A Wave of Spartan Pride
San Jose Celebrates SJSU at this Year’s Umpqua Bank Rose, White and Blue July 4 Parade
San Jose State and Silicon Valley are most often associated with innovation and business. But if Krazy George Henderson gets his way, after July 4, 2015, SJSU and its dynamic community will be known for facilitating the world’s longest wave.
Yes, wave, as in stadium wave. Henderson, ’70 Industrial Arts, ’71 Teaching Credential, hopes to use his post as co-grand marshal of this year’s Umpqua Bank Rose, White and Blue 4th of July Parade to set a “Krazy” world record.
“That’s Krazy with a ‘K,’” says Henderson, professional cheerleader and Bay Area icon known for banging his drum at minor league, collegiate and professional sporting events for almost 50 years. “I don’t know why the new generation thinks ‘Krazy’ is spelled with a ‘C.’”
According to Henderson, his co-grand marshal, Yoshihiro “Yosh” Uchida, laughs every time he hears Krazy George’s name. When Uchida heard he was paired with Henderson for the parade, he couldn’t stop laughing. “George likes the limelight and to do very unpredictable, crazy things,” says Uchida, ’47 Biological Science. “I think he will make the crowd happy.”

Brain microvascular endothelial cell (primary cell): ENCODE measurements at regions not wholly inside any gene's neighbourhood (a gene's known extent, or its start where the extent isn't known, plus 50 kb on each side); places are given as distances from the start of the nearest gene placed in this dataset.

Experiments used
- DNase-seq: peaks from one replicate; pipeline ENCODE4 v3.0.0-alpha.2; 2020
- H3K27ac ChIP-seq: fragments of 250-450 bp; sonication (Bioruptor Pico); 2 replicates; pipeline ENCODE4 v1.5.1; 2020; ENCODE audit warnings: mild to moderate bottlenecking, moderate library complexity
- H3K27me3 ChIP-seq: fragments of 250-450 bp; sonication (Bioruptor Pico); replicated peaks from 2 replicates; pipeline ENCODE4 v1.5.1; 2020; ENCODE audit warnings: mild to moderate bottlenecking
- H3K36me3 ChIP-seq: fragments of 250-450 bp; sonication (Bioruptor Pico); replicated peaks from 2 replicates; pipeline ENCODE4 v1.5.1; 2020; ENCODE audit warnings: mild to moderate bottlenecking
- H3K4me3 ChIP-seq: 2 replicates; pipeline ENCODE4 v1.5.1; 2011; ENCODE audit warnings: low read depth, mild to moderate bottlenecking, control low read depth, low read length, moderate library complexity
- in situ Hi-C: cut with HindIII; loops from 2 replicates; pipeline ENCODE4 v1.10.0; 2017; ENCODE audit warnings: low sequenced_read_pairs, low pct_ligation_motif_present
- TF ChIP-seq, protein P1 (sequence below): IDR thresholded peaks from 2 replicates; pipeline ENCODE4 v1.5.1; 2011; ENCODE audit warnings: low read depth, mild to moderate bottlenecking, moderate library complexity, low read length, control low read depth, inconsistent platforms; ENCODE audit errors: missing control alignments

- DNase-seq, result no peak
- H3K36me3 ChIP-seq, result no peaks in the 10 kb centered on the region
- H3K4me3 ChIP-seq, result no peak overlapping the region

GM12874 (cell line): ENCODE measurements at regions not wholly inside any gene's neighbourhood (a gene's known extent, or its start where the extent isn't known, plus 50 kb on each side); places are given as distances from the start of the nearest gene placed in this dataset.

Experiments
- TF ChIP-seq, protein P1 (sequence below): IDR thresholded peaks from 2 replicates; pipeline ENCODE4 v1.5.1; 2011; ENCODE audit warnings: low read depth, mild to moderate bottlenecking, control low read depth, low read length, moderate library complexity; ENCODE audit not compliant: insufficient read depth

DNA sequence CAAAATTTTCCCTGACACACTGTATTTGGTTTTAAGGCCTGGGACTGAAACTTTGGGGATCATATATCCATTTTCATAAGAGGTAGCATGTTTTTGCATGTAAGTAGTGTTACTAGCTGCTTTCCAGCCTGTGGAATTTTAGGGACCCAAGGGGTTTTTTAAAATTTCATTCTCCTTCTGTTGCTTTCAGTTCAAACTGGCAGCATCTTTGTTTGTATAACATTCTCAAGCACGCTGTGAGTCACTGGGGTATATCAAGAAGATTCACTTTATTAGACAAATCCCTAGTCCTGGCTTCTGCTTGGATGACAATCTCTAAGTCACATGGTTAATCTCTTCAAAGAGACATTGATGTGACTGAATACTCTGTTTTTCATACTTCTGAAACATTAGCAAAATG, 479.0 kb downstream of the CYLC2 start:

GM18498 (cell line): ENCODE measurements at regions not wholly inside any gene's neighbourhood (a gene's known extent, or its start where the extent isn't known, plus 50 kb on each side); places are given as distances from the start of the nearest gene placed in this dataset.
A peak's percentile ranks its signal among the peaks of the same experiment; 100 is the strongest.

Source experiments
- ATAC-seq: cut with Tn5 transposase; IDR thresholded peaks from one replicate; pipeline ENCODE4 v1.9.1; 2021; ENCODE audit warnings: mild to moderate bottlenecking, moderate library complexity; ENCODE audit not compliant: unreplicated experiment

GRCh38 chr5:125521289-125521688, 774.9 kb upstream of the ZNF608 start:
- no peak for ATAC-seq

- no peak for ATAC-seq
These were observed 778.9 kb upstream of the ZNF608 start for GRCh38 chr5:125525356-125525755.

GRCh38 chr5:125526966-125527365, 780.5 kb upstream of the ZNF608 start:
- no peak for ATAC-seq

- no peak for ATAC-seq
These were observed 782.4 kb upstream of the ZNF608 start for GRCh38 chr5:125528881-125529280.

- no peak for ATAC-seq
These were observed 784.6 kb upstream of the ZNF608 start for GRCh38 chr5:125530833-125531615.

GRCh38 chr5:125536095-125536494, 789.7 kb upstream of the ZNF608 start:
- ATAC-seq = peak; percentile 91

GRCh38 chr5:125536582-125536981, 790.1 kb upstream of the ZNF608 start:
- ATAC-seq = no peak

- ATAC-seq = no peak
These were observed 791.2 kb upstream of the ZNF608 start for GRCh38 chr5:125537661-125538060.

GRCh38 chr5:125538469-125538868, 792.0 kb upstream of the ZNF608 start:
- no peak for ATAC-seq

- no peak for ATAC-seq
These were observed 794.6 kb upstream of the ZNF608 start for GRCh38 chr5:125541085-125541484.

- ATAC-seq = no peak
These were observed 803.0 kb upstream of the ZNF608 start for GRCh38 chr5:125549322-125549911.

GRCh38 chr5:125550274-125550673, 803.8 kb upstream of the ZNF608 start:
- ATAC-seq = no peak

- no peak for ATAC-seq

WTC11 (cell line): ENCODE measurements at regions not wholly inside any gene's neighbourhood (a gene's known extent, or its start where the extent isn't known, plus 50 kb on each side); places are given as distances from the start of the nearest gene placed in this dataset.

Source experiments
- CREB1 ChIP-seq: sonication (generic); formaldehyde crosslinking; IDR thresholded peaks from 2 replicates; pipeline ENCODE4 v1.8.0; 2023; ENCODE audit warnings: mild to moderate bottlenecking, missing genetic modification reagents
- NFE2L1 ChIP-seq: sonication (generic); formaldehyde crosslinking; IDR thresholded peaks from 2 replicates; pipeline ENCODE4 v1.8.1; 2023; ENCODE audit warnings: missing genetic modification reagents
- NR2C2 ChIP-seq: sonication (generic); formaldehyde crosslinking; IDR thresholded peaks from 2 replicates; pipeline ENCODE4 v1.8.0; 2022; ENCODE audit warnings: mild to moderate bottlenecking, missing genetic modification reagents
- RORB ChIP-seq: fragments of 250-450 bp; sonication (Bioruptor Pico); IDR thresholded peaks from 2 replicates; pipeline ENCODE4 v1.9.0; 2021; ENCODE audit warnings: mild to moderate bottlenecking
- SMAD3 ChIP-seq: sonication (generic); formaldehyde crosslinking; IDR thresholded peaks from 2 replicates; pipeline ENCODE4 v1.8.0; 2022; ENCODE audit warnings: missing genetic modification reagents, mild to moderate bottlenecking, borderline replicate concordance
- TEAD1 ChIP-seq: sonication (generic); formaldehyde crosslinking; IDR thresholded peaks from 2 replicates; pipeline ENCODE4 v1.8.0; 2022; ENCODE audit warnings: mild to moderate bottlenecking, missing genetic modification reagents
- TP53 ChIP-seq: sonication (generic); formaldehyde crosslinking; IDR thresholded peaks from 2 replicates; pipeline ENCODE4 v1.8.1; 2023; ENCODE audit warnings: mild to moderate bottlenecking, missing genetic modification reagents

This year’s parade theme is San Jose State University. Hence, Krazy George Henderson banging his drum while circling a float as Yosh Uchida does the Queen’s wave—and the rest of San Jose engaging in the world’s longest stadium wave, a linear 1.7 mile progressive rise of community spirit.
The Henderson-Uchida pair isn’t as random as it sounds. Henderson was on Uchida’s judo team from 1965 to 1971. He said he wasn’t the best judo athlete, but he did beat the national champion in 1966, and his loud voice and boisterous personality made him the leader of team warm-ups. Ever since, Henderson has followed his passion for getting crowds going in the same direction.
He’s perfect for San Jose’s Independence Day parade, which was reignited by the Alameda Business Association (ABA) in 2008. More than 35,000 people are expected to gather in the Rose Garden neighborhood and along The Alameda at 10 a.m. to watch the parade and to enjoy the community picnic and festival immediately afterward.